Pharma industry: Still not budgeting accurately
Survey shows 57% still relying on Excel spreadsheets
The pharmaceutical industry is spending $68 billion annually on research and development, but that isn’t stopping it from continuing to cling to Excel spreadsheets as the preferred planning tool for trials.
That’s according to a new survey from ClearTrial, a company that makes budgeting software for the life sciences industry. Of the survey’s 187 responses from pharma companies large and small, 57% reported using Microsoft Excel as the predominant method for clinical study forecasting and budgeting. Not surprisingly, then, only 21% of respondents said they were highly confident in their budget forecasts.
“The tools in the industry are pretty inadequate for the type of planning that is occurring; these trials are millions or tens of millions of dollars,” said Andy Grygiel, marketing manager for ClearTrial.
Half of the respondents reported an 11% difference between what they originally thought a trial would cost and what it actually ended up costing the company. And 20% said their cost variance was 16% or more.
When ClearTrial launched in 2004, said Grygiel, there was little interest among pharma companies in taking innovative measures to budget for trials. The money was flowing and no one was too worried about accurate budgeting, he said. But flash forward seven years to a post-recession world, and Grygiel says he thought he’d see something different. Unfortunately, he hasn’t. Pharma and device companies still hold fast to tools that clearly aren’t hitting the mark—for budgeting and forecasting or anything else.
Said Grygiel, beyond Excel spreadsheets, many in the industry are also fond of spawning their own software in-house to handle operations such as budgeting. Many others purchase an off-the-shelf program and try to tailor it to conform to the vagaries of clinical trials. Others look to benchmarking databases to help them figure out what a trial will cost, doing what Grygiel calls “what-if analysis.” None of these are working well.
Those who watch the industry say this is no shocker. “I’m not surprised; the clinical research drug industry has not been a leader in adopting new technology,” said Michael Martorelli, director at investment banking firm Fairmount Partners, consultant to the CRO industry, a long-time watcher of the space and an adjunct professor of finance at Drexel University.
Initially, he said, the pharmaceutical industry was so flush, there was no need to tinker with technology that might make it more efficient. Since all that has begun to change, though, adoption of technology has been slow due to a few confounding factors. Unlike other industries that have seen much earlier adoption of technology, drug developers are heavily regulated, and have to get much of what they’re doing approved by the FDA before it happens. This has made many drug companies less likely to move toward the full-scale operational change that would come with broad, sweeping new software systems, said Martorelli. In addition, he added, the drug development process involves so many players, each with their own software and/or operational processes that don’t necessarily communicate with each other—that it can be tempting for sponsors to just take the easy route, using Excel spreadsheets or their own home-grown systems.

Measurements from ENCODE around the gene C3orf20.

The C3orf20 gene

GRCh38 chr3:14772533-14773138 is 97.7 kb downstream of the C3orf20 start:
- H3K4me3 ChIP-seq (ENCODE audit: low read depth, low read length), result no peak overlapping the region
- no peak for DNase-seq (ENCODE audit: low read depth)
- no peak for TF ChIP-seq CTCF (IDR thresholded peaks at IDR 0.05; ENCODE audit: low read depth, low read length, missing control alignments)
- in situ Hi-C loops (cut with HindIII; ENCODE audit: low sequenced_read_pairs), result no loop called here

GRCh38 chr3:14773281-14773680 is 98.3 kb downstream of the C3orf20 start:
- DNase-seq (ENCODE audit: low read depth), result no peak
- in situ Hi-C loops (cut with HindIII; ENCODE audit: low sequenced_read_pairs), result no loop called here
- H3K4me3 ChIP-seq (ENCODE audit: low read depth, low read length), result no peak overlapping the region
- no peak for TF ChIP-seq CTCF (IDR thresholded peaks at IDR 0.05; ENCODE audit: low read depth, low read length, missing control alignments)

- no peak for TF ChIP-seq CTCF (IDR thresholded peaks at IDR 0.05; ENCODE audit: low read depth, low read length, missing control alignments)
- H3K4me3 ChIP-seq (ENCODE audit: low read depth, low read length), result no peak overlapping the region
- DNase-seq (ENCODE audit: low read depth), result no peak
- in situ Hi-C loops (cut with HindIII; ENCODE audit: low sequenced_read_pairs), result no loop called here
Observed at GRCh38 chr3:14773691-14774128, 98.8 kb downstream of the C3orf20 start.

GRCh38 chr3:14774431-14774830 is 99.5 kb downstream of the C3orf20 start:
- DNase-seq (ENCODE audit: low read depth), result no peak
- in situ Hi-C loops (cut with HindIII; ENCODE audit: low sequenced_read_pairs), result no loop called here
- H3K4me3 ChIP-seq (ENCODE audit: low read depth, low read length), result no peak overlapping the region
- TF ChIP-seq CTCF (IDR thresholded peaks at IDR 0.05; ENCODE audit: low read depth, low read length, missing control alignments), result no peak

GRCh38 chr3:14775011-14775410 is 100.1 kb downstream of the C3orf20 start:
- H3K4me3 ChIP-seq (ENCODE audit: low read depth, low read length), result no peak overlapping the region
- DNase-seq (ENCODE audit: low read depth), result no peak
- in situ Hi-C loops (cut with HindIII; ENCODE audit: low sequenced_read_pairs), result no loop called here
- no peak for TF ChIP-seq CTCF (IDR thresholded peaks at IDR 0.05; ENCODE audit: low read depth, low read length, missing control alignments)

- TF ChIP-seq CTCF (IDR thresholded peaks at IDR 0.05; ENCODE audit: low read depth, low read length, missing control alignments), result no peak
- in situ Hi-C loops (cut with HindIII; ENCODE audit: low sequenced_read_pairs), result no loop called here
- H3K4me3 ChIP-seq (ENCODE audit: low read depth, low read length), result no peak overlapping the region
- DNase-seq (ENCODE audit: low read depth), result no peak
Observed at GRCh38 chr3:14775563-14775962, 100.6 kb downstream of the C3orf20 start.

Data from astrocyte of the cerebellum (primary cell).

“Another factor,” said Martorelli, “is the long-term nature of the industry’s projects. A trial might take 15 years from start to finish, and adopting new technology in the middle of it can present a daunting mess.” Many sponsors are using new technology for their new trials, but staying old-school (think Excel) for their older ones, thus creating a mishmash of operational styles even within one company, he said.
Another spreadsheet-driven gap that the survey unearthed lie in planning efficiency. Eighty three percent of respondents said that they required at least one to two weeks to create a ballpark budget for a clinical study, while half said they needed three weeks or more. And 62% of respondents reported requiring at least three weeks to roll up individual study budgets into a budget portfolio. This, said Grygiel, is largely a result of not having necessary documents and tools for research at one’s fingertips, but rather spread about in paper files.
The industry’s insistence on clinging to old ways when it comes to budgeting and forecasting puts it 10 to 15 years behind similar industries, said Grygiel. The pharma industry, in contrast, has been very conservative about change, especially when it comes to adopting new tools whose return on investment can take awhile to see, said Grygiel.
The tide may be turning, though, if very gradually. Grygiel said he’s seeing a slowly growing focus on better budget forecasting and thus an uptick in ClearTrial’s business.
“At one time there wasn’t the tight scrutiny on budgets that there is now, but now companies are looking at ways to become more efficient,” he said. “They’re looking closely at budgets, and the tolerance of variance in budgets has really come down.”
The survey, titled “Industry Survey: Clinical Study Budgeting Practices and Metrics,” garnered responses from managers and 187 executives in clinical operations, outsourcing, finance and project management from 75 pharma and medical device companies in the U.S., Europe and Japan. Grygiel said ClearTrial plans to do the survey every year to carefully track improvement—or the lack thereof.